Once I was a clever boy learning the arts of Oxford... is a quotation from the verses written by Bishop Richard Fleming (c.1385-1431) for his tomb in Lincoln Cathedral. Fleming, the founder of Lincoln College in Oxford, is the subject of my research for a D. Phil., and, like me, a son of the West Riding. I have remarked in the past that I have a deeply meaningful on-going relationship with a dead fifteenth century bishop... it was Fleming who, in effect, enabled me to come to Oxford and to learn its arts, and for that I am immensely grateful.

Sunday, 6 November 2022

An instance of kinship in Roman Britain

The Past has an article about the results of the DNA analysis of three skeletons found in one grave from Roman Britain. It was discovered at Cheddington in Buckinghamshire in 2018. Such multiple burials are unusual in themselves but this one revealed an interesting familial connection between three generations. The article can be read at Ancient DNA reveals family relationships in Late Roman grave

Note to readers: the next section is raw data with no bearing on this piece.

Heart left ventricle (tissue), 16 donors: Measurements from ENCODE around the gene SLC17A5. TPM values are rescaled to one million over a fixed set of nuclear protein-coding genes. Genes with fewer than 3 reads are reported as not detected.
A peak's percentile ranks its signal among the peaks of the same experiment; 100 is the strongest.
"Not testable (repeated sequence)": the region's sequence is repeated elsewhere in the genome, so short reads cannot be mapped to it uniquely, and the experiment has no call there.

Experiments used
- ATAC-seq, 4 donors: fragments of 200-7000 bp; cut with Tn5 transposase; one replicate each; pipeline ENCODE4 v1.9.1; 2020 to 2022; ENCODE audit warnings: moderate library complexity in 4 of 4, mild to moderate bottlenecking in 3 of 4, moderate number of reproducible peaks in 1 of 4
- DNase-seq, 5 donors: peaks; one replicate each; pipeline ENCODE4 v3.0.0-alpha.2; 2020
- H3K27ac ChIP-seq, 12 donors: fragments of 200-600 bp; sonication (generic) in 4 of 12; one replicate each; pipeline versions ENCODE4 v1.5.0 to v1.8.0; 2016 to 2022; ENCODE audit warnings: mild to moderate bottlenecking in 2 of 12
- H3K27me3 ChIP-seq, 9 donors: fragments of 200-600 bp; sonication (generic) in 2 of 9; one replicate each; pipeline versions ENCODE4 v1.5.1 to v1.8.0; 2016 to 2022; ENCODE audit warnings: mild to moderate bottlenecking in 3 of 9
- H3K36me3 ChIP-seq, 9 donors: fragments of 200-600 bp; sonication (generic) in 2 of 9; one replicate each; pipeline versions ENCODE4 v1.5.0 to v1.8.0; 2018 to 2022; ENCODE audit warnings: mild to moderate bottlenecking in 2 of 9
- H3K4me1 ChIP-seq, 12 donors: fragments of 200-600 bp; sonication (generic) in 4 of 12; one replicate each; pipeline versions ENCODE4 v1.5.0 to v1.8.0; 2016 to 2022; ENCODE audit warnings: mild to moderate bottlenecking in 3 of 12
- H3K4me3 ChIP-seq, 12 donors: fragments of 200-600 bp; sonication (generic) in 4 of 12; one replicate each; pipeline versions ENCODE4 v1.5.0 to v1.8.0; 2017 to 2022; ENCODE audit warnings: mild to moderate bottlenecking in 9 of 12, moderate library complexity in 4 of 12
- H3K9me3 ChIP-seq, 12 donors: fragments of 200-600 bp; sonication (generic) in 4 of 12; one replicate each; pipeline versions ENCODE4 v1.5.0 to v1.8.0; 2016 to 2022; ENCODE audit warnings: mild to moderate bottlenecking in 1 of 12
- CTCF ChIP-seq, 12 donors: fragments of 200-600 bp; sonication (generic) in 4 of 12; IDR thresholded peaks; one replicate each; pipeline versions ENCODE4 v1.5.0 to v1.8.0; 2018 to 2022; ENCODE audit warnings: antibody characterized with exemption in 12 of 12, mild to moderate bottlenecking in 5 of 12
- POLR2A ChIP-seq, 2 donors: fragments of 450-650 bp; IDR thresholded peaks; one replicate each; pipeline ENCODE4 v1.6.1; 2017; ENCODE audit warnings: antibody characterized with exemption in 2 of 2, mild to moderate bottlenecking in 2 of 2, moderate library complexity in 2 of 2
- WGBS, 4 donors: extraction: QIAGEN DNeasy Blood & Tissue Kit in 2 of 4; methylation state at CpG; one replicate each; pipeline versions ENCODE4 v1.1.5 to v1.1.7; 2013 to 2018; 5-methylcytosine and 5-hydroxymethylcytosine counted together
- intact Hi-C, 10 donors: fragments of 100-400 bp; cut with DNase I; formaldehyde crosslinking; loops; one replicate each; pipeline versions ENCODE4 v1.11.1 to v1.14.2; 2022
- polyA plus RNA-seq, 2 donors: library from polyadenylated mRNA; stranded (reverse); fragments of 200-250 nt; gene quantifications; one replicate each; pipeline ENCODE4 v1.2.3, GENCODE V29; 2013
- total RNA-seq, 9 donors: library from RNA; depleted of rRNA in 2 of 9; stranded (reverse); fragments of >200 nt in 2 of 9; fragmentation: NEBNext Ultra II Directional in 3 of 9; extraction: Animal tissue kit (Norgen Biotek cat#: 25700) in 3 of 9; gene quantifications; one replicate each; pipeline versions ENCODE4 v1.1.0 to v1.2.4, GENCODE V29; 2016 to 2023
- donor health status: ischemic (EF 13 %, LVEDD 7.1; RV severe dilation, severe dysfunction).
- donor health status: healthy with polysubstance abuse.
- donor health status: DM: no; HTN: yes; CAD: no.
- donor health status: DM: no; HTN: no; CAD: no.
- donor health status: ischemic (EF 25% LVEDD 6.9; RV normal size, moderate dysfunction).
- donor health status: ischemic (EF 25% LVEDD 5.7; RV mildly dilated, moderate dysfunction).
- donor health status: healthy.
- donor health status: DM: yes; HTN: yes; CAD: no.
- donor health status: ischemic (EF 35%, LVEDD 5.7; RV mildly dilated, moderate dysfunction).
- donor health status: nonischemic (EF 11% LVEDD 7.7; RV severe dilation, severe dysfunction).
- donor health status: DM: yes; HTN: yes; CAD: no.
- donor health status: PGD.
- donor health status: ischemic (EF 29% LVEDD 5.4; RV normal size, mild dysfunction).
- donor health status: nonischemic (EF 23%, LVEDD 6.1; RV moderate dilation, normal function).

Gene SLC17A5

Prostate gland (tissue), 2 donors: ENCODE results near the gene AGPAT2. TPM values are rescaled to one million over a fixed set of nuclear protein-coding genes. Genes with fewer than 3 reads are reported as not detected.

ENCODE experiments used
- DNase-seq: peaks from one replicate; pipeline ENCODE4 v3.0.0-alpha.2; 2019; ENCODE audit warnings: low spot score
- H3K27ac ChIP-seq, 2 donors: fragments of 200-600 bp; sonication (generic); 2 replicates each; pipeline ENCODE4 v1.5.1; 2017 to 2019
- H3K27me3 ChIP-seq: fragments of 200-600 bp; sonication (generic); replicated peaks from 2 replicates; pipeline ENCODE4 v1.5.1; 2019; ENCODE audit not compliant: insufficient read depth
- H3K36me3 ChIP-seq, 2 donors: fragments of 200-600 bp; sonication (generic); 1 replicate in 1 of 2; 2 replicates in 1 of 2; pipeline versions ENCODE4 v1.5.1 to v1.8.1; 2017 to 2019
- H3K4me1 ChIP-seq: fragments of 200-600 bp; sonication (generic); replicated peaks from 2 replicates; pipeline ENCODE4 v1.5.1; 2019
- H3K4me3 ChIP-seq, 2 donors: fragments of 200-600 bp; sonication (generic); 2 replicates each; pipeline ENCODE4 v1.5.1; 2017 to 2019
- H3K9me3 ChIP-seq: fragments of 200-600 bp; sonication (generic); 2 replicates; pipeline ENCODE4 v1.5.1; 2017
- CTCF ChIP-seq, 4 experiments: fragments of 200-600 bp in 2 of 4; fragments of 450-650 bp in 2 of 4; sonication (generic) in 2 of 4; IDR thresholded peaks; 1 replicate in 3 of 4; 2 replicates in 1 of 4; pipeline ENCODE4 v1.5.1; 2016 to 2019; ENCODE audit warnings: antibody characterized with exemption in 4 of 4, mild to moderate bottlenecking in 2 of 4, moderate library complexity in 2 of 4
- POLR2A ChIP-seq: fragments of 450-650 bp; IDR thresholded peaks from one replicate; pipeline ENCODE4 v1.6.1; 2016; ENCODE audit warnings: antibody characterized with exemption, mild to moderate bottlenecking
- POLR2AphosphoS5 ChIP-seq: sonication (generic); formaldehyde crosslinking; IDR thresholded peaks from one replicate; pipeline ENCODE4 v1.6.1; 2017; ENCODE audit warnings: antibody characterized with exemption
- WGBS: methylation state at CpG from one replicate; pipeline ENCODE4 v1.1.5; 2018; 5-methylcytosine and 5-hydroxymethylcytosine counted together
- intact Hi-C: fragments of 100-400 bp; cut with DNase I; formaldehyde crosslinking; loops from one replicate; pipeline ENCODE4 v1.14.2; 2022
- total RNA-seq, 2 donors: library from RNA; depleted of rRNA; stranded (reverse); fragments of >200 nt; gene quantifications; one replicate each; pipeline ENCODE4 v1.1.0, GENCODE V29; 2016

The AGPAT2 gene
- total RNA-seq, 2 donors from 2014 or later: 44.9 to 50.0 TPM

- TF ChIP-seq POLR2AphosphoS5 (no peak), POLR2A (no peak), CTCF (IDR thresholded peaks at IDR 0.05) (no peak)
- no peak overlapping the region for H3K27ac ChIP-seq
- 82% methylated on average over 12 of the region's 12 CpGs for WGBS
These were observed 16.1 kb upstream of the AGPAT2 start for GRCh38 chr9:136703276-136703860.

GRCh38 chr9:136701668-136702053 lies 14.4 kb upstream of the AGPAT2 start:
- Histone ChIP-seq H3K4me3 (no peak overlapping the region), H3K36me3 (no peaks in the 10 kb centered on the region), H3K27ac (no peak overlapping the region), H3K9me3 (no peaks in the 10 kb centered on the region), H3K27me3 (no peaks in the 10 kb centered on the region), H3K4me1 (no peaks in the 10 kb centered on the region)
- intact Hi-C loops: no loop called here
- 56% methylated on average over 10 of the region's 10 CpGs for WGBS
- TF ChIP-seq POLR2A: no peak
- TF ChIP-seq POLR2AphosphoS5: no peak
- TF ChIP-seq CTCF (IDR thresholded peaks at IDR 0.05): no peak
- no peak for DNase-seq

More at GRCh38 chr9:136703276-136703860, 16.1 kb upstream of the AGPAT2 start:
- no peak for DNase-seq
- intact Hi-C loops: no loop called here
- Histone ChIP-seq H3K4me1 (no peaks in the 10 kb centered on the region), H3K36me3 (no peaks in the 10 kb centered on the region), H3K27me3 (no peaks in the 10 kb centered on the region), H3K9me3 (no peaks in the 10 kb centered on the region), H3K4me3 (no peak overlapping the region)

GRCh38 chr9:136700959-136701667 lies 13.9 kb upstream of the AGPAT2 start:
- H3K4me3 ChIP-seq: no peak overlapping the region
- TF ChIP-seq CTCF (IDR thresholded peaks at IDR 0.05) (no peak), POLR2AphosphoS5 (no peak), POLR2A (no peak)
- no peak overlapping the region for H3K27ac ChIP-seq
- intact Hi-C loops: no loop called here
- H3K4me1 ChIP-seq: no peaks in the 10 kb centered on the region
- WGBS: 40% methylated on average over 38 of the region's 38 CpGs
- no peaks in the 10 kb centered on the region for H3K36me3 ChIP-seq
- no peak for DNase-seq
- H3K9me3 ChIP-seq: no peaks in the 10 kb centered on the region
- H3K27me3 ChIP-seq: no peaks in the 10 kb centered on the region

The lives of the two women and the male infant  are inevitably lost but the possibilities suggested by what we do know gives us an idea of family life and maybe of a family tragedy some sixteen or so centuries ago.

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